Political statement in Obama's Nobel Prize takes a jolt

Nov. 15, 2010
The eminences who convey the Nobel Peace Prize have taken a jolt from America.

by Bob Tippee, Editor

The eminences who convey the Nobel Peace Prize have taken a jolt from America.

In 2009, they gave US President Barack Obama their esteemed honor "for his extraordinary efforts to strengthen international diplomacy and cooperation between peoples."

He had been in office less than a year, but never mind: He wasn't George w. Bush, whose staunch Americanism always chafed Old World sensitivities.

Obligingly, the Nobel laureate in the White House has tried on many fronts to expand government toward proportions characteristic of countries in Europe and Scandinavia.

On Nov. 2, Americans told their president what they think of this liberal veer. They voted Republicans back into office in Congress and state governments in historic numbers.

What must members of the Norwegian Nobel Prize Committee be thinking?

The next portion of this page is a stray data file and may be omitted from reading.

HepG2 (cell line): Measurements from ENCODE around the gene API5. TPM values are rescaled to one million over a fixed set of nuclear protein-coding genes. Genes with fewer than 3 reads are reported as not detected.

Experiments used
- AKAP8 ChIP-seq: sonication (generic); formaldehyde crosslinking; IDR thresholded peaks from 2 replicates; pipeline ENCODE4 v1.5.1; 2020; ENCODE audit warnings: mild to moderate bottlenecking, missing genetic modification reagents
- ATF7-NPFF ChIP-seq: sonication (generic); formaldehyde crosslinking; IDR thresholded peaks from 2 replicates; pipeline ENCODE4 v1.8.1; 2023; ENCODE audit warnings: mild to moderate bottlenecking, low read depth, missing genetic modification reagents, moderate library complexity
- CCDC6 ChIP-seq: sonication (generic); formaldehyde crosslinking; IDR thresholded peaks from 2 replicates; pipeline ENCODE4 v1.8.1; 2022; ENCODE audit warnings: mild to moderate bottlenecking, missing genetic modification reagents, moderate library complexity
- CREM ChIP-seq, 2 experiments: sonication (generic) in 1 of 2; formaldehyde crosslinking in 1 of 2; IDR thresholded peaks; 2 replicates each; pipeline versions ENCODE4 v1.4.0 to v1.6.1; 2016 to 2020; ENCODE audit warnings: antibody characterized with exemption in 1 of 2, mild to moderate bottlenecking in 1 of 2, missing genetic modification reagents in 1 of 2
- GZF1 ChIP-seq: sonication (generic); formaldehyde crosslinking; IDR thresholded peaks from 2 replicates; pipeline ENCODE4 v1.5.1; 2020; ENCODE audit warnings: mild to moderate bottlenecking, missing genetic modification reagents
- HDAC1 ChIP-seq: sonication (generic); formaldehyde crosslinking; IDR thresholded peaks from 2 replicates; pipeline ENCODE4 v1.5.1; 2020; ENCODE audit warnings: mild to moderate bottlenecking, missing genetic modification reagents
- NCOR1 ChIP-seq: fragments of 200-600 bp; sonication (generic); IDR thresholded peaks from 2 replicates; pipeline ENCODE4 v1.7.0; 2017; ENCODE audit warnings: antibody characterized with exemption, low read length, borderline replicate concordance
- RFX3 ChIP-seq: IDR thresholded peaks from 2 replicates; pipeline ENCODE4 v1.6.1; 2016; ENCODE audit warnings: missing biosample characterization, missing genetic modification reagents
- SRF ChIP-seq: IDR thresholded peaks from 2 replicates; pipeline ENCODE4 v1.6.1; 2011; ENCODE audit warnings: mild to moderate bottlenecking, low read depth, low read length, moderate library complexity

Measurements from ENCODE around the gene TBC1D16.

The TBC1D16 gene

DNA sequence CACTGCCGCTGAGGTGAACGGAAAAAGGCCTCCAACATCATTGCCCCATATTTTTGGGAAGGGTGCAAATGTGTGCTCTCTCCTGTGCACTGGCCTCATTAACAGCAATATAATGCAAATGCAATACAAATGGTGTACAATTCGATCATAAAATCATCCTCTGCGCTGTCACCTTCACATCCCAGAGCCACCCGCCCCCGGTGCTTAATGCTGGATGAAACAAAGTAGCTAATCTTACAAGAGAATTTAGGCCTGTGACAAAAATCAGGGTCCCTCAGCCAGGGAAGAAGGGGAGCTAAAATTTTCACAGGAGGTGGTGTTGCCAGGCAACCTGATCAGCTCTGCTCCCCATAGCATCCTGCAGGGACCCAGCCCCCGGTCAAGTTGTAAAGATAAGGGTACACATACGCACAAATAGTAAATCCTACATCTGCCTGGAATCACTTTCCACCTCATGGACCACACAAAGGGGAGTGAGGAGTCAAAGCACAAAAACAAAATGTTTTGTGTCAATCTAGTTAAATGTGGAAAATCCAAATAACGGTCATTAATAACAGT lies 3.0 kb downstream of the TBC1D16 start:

Or are they distracted by problems at the Intergovernmental Panel on Climate Change, to which they awarded half the Peace Prize in 2007?

Credibility of the IPCC came into doubt after a sequence of errors, all skewed toward an aggressive political agenda. In response to this most unscientific pattern, the InterAcademy Council in August called for "fundamental reform" of the IPCC, embodiment of the supposed consensus on the need for humans to sacrifice wealth and freedom to a poorly understood warming threat.

The other half of the 2007 award went to former US Vice-President Al Gore, high prophet of global warming doom, who, despite the clear jeopardy of his political party, went prominently absent from US midterm election campaigns.

Gore hunkered down after the late-May announcement that he and his wife of 40 years were divorcing, followed almost immediately by a spate of allegations and rumors that, if true, will not enhance his standing as a pitch man for green causes—or anything else.

Reversals are the stuff of politics, of course. That's one of many reasons why Nobel judges should, if they care about durability of the award, suppress the urge to use their decisions to make political statements.

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